Thesis One: Nationalism and patriotism are not the same. Patriotism is love of country—as George Orwell puts it, “devotion to a particular place and way of life.” Nationalism means giving pride of place, culturally and politically, to a distinctive ensemble of individuals—the nation.
Thesis Two: A nation is a community, united by sentiments of loyalty and mutual concern, that shares a cultural heritage and belief in a common destiny. Some nations additionally invoke common descent, which in nearly all cases is mythical, as it was when John Jay posited it for the nascent United States in Federalist 2. As political theorist Bernard Yack observes in Nationalism and the Moral Psychology of Community, not all nationalist claims are based on ethnicity. Ethno-nations are distinct, he observes, in that they make descent from previous members “a necessary, rather than merely sufficient, condition of membership.”
Thesis Three: An individual need not be born into a cultural heritage to (come to) share it. Entrants into the national community commit themselves not only to learn their nation’s history and customs but also to take on their benefits and burdens as their own, as Ruth did when she pledged to Naomi that “Your people shall be my people, and your God my God.”
Thesis Four: Nationalism and patriotism can yield conflicting imperatives. Many Zionists felt patriotic connections to the states in which they lived, even as they labored to create a nation-state of their own. Although many of today’s Kurds in Iraq, Syria, and Turkey harbor patriotic sentiments, their primary loyalty is to the Kurdish nation, and their ultimate aim is national self-determination in their own state.
Thesis Five: Nationalism poses a challenge to the modern state system. The familiar term “nation-state” implicitly assumes that the geographical locations of distinct nations coincide with state boundaries. Occasionally this is true (Japan comes close), but mostly it isn’t. Nations can be spread across multiple states (as the Kurds are), and states can contain multiple nations (as Spain does). What some regard as the ideal arrangement—a sovereign state for each nation and only this nation—is still exceedingly rare despite the convulsions of the late 19th and early 20th centuries, and still could not be realized without further massive, bloody disruptions of existing arrangements. Hitler’s determination to unify all ethno-cultural Germans into a single nation would have been a disaster, even if he had harbored no further ambitions. Today’s Hungarians have grounds for objecting to the Treaty of Trianon, which left millions of their co-nationals outside the borders of their shrunken state. Nevertheless, any effort to reunite them under a single flag would mean war in the heart of Europe.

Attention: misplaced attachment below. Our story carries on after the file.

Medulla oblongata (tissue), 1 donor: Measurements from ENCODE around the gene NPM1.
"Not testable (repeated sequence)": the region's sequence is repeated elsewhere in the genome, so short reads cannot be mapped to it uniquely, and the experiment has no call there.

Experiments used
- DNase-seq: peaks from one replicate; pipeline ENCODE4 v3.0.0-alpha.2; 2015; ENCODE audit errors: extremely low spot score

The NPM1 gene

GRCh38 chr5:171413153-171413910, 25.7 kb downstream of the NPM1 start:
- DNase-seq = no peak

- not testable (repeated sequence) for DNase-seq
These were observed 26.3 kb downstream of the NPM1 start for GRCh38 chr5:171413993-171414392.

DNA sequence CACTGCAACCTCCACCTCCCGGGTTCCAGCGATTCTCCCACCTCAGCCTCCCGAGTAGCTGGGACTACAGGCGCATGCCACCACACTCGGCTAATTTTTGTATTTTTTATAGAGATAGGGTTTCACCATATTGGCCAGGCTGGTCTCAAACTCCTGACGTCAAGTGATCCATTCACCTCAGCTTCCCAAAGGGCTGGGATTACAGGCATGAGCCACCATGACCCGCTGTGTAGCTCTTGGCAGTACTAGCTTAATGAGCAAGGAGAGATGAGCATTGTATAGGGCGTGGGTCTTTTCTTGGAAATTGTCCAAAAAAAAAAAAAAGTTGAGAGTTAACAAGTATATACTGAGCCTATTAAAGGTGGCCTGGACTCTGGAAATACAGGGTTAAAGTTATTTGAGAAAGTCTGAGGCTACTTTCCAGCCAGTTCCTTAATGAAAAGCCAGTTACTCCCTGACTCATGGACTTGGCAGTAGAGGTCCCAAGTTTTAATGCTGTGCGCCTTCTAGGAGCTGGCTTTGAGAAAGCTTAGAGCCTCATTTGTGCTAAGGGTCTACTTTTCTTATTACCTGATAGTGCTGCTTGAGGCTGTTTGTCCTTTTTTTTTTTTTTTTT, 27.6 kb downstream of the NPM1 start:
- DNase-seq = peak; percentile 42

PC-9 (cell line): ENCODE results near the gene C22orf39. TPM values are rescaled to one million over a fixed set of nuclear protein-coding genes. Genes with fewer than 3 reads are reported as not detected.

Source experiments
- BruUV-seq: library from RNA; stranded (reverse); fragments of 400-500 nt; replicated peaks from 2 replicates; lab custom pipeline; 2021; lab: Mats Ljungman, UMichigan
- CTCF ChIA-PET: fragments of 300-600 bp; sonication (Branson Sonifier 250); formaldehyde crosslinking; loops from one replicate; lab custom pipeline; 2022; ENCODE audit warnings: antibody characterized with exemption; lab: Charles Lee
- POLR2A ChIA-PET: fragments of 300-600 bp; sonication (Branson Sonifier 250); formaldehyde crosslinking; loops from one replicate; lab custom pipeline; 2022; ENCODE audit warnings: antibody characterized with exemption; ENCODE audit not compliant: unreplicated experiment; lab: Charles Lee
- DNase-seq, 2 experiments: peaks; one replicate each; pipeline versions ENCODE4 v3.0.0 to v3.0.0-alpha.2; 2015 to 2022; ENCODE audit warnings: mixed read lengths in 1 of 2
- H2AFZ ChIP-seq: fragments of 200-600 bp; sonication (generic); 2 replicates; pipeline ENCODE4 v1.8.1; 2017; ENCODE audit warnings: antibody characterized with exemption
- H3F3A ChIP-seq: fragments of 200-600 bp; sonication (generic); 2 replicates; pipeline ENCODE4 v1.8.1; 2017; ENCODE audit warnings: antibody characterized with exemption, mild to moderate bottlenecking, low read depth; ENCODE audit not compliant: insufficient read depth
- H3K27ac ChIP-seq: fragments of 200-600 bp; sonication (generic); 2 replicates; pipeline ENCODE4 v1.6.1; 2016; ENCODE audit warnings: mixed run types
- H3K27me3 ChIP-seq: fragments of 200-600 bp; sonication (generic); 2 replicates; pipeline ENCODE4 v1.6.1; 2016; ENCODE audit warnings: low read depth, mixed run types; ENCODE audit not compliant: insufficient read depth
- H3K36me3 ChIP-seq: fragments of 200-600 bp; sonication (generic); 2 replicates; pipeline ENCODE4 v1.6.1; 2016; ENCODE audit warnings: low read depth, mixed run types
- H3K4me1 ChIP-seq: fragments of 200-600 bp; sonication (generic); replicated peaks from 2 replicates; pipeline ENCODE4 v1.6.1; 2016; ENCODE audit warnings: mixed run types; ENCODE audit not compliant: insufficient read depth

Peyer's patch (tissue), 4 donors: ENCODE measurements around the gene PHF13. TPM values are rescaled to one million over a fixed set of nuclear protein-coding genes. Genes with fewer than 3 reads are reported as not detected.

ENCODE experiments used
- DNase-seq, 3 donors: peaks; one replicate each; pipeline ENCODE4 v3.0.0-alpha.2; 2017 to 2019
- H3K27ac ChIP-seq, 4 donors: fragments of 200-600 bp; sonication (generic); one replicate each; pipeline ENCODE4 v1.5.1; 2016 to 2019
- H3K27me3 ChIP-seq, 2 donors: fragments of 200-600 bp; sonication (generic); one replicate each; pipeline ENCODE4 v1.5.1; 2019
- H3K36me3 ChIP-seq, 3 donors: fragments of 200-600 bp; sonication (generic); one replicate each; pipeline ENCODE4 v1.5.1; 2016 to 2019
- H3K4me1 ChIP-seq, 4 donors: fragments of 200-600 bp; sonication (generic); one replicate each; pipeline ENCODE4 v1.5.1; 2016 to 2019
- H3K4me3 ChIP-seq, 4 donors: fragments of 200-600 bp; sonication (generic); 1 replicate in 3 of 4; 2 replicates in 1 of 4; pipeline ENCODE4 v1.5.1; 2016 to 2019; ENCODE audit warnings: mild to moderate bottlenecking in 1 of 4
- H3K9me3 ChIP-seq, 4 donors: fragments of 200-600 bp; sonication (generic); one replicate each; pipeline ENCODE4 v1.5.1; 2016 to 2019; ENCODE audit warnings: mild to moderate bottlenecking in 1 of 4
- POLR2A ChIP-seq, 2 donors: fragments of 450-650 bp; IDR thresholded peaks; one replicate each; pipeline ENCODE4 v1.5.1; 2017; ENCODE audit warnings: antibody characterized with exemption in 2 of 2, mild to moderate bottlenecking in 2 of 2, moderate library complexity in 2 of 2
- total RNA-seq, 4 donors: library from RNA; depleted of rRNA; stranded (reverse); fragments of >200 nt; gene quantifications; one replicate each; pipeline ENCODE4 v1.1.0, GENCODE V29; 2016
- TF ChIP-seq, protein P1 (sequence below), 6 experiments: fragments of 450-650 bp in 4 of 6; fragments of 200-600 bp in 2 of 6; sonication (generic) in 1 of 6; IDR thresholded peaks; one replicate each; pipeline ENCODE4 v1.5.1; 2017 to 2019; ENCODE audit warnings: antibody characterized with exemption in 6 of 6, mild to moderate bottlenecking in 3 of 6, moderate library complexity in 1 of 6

Today’s state system includes international organizations, which many nationalists oppose as abrogating their states’ sovereignty. This stance rests on a failure to distinguish between revocable agreements, which are compatible with maintaining sovereignty, and irrevocable agreements, which are not. In leaving the European Union, Britain is exercising its sovereign rights, which it did not surrender when it entered the EU. By contrast, the states that banded together into the United States of America agreed to replace their several sovereignties into a single sovereign power, with no legal right under the Constitution to reverse this decision. When the southern states tried to secede, a civil war ensued, and its outcome ratified the permanent nature of the Union.
Thesis Six: It is possible to be a nationalist without believing that every nation has a right to political independence, but it isn’t easy. The U.S. Declaration of Independence speaks of “the separate and equal station to which the Laws of Nature and of Nature’s God entitle them.” Similarly, Israel’s Declaration of Independence invokes the “self-evident right of the Jewish people to be a nation, as all other nations, in its own sovereign state.”